"We Have Nothing To Fear From People Who Are Different" Says Sadiq Khan

Rachel Holdsworth
By Rachel Holdsworth Last edited 36 months ago
"We Have Nothing To Fear From People Who Are Different" Says Sadiq Khan
Stoke Newington Mosque. Photo by Fred Adams from the Londonist Flickr pool.

Two things prompted this article. A few weeks ago it emerged that London has experienced a rise in hate crime over the last year — Islamophobic, homophobic and anti-Semitic offences have all risen. Then Sadiq Khan, who's Muslim, won the nomination battle to be Labour's candidate for mayor. We posted this news to Facebook and were appalled at some of the resulting comments. We got in touch with Khan himself to see how he intends to tackle such opposition during his campaign, and what he'd do about it as mayor.

"The reality is that London is a very tolerant and fair city, one of the most liberal cities in the world," Khan says. "There are two ways of looking at it. The glass half full stance is that it's great the public has confidence to come forward and report crimes. That's a good thing. But it's very sad and upsetting on the other hand, because people are being assaulted, abused, mistreated because of the colour of their skin, their faith, their sexuality."

The usual narrative about London is that we're a fantastically mixed city, that we learn to get along because we rub shoulders with all creeds and cultures. And yet, Khan reminds us, "People come from all round the country and the world to London. There are people who come here from parts of the country that aren't ethnically diverse. Being here opens their eyes to how fantastically diverse London is and they have nothing to fear from people who are different."

He's trying to play his own part in breaking down barriers. "During the month of Ramadan, when I was fasting, on three occasions I opened my fast in a synagogue. Where else in the world would we have that? I also opened one fast in a Sikh gurdwara. I've also been meeting people in other places, like factories and bus garages. One of the ways to address people who pre-judge others is to meet them. I'm often meeting people who've never broken bread with a Muslim before, or employed Muslims before. And the great things is once they meet me, they realise some of the prejudices were ill founded."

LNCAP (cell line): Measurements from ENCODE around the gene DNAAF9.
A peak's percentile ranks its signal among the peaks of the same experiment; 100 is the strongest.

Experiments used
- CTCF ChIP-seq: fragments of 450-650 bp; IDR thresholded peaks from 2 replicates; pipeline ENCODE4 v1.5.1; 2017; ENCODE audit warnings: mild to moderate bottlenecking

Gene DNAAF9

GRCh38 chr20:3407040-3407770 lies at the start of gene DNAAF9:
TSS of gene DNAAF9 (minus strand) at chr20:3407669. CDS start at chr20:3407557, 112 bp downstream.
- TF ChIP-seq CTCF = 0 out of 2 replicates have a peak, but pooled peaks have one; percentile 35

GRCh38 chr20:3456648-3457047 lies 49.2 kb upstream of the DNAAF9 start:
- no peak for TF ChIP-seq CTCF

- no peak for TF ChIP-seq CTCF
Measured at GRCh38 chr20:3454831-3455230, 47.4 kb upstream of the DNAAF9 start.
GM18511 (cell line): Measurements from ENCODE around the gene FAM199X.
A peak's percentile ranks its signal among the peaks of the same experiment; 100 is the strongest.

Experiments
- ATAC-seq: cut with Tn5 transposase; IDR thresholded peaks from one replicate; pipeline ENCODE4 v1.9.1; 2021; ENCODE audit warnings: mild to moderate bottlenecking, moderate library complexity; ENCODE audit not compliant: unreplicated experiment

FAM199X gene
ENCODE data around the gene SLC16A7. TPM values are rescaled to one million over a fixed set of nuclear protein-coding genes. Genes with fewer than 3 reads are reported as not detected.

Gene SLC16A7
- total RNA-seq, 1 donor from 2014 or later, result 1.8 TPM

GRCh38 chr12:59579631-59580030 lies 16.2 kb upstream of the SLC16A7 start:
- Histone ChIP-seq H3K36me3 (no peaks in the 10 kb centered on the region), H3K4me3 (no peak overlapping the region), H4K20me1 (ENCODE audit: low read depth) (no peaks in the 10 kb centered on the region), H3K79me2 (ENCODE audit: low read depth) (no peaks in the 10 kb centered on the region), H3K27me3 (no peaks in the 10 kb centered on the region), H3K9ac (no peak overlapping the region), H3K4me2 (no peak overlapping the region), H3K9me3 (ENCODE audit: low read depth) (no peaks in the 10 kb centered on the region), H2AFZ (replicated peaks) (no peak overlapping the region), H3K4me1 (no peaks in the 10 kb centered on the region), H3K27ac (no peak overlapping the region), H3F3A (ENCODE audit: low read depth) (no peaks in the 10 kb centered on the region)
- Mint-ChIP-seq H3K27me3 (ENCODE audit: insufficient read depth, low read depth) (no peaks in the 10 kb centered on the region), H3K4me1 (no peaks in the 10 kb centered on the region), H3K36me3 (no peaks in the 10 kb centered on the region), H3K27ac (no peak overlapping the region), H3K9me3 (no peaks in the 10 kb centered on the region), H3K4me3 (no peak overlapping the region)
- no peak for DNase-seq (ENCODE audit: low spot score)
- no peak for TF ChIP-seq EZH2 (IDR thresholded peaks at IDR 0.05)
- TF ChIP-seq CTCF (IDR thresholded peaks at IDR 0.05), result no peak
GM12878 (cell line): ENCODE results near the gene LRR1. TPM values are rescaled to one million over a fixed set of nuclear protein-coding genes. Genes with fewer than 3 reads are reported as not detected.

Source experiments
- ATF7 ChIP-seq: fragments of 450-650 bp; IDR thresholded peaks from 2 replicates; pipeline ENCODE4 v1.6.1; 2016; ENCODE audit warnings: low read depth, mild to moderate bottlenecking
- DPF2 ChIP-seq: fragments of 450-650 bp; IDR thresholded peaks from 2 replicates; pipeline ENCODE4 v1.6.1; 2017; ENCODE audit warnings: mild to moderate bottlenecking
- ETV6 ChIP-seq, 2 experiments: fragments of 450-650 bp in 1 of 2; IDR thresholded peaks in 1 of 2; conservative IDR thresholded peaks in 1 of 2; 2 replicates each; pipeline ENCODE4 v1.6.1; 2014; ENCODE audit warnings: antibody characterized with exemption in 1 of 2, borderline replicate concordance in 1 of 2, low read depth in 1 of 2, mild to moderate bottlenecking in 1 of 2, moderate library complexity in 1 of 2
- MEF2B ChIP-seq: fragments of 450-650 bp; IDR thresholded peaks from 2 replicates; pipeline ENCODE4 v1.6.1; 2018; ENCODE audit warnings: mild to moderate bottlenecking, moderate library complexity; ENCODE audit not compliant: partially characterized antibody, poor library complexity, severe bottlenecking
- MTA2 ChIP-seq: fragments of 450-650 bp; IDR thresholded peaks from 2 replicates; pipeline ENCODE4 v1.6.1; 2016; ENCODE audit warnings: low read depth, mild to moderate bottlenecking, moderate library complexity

During the month of Ramadan, when I was fasting, on three occasions I opened my fast in a synagogue. Where else in the world would we have that?

And yet, a poll by YouGov for LBC last month showed that 31% of Londoners would be uncomfortable electing a Muslim mayor — a finding the station believed had ramifications for Khan and Syed Kamall, standing for the Conservative nomination. It's not an argument Khan finds convincing. "Even LBC would now concede the way they asked the question was leading," he says. "In the 2014 elections, which I was in charge of in London, people were predicting that far right parties and UKIP would do very well. In London not only did Labour have the best results since literally I was in nappies, but also UKIP lost seats."

What else can be done to combat prejudices? "The media has a huge role to play," Khan says. "Too often, the people who are 'representing' the Islamic faith aren't representative, they're angry men with beards. And that's not what Islam is about. Also, the mayor in charge of policing in London, and I would make it quite clear that there would be zero tolerance of anti-Semitism, Islamophobia and homophobia. The same applies to sexual offences. Too many women and girls in this city are the victims of sexual offences — it's a big issue for me because it happens on public transport, which is under the remit of the mayor, and I'd want to send a clear message from City Hall of zero tolerance."

Last Updated 22 September 2015